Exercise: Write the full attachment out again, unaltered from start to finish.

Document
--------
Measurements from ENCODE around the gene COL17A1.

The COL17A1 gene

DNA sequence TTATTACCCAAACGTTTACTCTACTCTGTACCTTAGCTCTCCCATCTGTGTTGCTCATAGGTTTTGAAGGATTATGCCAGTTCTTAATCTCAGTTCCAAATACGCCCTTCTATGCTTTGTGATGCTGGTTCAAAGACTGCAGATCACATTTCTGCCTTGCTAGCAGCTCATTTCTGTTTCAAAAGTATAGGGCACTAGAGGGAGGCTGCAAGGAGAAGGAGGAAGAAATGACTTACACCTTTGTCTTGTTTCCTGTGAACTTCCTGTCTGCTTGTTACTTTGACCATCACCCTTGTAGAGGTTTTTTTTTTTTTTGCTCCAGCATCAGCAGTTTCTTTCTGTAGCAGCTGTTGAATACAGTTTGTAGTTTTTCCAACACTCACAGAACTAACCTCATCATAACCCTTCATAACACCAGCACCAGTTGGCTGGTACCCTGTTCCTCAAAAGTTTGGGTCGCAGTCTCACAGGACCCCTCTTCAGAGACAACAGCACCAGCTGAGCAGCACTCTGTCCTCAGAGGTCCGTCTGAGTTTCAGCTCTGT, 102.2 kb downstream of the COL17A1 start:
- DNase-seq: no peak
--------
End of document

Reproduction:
Measurements from ENCODE around the gene COL17A1.

The COL17A1 gene

DNA sequence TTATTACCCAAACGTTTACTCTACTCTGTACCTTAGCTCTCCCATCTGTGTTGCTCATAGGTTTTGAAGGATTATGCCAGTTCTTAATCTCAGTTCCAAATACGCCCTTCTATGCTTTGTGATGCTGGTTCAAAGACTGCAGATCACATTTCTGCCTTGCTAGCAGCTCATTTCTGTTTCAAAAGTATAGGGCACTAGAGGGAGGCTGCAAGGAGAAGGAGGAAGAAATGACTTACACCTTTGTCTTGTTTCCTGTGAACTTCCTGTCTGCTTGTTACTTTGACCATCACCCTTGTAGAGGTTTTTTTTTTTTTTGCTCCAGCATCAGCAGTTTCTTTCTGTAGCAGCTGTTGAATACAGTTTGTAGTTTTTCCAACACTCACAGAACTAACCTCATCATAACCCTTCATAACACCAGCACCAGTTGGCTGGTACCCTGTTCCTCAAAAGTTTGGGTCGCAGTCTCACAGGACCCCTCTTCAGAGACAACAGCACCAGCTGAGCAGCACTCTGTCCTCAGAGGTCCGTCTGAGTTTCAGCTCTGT, 102.2 kb downstream of the COL17A1 start:
- DNase-seq: no peak